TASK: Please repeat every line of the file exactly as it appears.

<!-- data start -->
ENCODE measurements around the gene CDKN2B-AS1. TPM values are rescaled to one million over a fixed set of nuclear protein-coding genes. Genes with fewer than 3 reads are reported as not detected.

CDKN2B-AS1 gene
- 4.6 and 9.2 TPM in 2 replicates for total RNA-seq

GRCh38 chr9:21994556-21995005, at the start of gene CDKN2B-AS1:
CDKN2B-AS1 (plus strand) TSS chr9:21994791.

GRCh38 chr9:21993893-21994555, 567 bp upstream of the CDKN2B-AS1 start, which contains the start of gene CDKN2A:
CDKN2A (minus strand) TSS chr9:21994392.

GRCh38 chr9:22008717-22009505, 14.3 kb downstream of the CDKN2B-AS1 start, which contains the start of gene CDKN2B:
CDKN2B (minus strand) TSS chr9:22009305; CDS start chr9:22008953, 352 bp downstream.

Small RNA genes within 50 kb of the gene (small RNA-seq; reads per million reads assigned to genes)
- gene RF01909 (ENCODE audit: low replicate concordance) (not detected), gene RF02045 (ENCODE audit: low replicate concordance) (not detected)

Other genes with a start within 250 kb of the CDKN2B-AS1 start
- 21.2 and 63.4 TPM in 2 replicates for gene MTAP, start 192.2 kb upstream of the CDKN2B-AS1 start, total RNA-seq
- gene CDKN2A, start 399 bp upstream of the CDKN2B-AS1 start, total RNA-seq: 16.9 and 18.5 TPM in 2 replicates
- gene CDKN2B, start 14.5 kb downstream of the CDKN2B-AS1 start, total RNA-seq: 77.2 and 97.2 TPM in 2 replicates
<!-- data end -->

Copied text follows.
ENCODE measurements around the gene CDKN2B-AS1. TPM values are rescaled to one million over a fixed set of nuclear protein-coding genes. Genes with fewer than 3 reads are reported as not detected.

CDKN2B-AS1 gene
- 4.6 and 9.2 TPM in 2 replicates for total RNA-seq

GRCh38 chr9:21994556-21995005, at the start of gene CDKN2B-AS1:
CDKN2B-AS1 (plus strand) TSS chr9:21994791.

GRCh38 chr9:21993893-21994555, 567 bp upstream of the CDKN2B-AS1 start, which contains the start of gene CDKN2A:
CDKN2A (minus strand) TSS chr9:21994392.

GRCh38 chr9:22008717-22009505, 14.3 kb downstream of the CDKN2B-AS1 start, which contains the start of gene CDKN2B:
CDKN2B (minus strand) TSS chr9:22009305; CDS start chr9:22008953, 352 bp downstream.

Small RNA genes within 50 kb of the gene (small RNA-seq; reads per million reads assigned to genes)
- gene RF01909 (ENCODE audit: low replicate concordance) (not detected), gene RF02045 (ENCODE audit: low replicate concordance) (not detected)

Other genes with a start within 250 kb of the CDKN2B-AS1 start
- 21.2 and 63.4 TPM in 2 replicates for gene MTAP, start 192.2 kb upstream of the CDKN2B-AS1 start, total RNA-seq
- gene CDKN2A, start 399 bp upstream of the CDKN2B-AS1 start, total RNA-seq: 16.9 and 18.5 TPM in 2 replicates
- gene CDKN2B, start 14.5 kb downstream of the CDKN2B-AS1 start, total RNA-seq: 77.2 and 97.2 TPM in 2 replicates